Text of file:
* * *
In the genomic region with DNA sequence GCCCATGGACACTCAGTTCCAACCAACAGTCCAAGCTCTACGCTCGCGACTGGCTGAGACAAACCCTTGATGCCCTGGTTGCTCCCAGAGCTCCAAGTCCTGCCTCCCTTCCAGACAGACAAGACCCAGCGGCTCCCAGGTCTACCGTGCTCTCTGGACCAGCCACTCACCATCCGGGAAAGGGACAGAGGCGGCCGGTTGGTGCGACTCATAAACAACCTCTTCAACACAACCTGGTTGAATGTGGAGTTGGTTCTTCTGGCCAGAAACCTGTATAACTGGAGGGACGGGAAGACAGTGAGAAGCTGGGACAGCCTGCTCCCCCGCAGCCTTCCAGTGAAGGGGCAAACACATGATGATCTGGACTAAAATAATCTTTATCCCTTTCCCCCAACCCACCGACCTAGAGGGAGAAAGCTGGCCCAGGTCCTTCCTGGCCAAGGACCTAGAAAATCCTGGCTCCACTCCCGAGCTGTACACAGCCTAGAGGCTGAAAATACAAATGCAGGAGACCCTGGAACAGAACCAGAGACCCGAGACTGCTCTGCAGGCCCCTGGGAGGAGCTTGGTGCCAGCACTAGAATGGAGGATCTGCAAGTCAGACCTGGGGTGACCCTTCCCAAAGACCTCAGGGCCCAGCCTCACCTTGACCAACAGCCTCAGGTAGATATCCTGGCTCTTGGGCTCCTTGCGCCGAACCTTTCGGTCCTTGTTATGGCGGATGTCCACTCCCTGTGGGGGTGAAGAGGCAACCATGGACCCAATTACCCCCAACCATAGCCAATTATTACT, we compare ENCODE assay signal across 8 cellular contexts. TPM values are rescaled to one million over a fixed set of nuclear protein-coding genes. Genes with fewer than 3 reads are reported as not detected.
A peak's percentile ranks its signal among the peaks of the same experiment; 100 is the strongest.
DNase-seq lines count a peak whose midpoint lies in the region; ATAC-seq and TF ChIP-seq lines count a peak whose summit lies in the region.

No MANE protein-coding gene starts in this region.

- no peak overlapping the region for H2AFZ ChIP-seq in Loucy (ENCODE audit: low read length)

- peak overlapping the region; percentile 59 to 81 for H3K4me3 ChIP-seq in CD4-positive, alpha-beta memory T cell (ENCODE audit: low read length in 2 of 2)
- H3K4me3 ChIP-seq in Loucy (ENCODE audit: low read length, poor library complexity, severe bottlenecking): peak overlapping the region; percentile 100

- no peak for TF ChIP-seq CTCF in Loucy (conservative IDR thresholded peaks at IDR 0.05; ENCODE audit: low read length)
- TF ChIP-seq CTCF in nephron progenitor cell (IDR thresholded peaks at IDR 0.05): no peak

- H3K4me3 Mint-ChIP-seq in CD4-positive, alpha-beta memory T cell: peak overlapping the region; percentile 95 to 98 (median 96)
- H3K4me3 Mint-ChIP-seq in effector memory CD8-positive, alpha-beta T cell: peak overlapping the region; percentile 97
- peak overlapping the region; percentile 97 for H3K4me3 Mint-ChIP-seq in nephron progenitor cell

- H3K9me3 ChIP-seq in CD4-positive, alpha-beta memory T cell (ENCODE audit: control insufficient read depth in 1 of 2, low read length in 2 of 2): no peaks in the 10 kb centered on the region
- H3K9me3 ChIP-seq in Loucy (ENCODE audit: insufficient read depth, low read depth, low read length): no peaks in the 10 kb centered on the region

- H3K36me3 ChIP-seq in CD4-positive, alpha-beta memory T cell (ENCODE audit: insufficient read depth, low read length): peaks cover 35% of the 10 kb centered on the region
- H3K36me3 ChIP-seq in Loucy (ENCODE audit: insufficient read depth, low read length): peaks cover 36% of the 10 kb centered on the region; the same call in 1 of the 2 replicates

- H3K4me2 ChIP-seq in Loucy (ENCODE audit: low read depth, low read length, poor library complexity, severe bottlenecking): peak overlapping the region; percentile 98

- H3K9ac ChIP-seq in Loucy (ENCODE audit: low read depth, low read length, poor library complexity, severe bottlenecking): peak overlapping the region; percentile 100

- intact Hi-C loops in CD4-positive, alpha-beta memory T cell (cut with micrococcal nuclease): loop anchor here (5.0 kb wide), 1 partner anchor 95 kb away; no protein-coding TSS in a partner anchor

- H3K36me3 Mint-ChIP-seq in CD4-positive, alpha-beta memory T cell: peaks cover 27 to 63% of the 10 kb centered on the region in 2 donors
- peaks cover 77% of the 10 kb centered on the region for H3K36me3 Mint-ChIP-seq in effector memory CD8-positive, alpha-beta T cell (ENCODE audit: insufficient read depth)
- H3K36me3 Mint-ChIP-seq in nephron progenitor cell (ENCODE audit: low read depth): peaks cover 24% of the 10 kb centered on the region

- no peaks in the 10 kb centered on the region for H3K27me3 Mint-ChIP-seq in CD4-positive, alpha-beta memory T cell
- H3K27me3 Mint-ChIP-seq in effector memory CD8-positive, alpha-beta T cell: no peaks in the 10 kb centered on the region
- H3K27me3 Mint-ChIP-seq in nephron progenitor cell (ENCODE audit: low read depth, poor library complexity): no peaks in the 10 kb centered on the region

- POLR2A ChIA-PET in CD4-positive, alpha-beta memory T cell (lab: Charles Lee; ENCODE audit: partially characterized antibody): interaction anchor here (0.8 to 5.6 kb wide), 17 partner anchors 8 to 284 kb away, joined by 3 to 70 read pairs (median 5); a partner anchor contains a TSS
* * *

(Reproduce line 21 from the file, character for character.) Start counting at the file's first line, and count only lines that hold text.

- peaks cover 77% of the 10 kb centered on the region for H3K36me3 Mint-ChIP-seq in effector memory CD8-positive, alpha-beta T cell (ENCODE audit: insufficient read depth)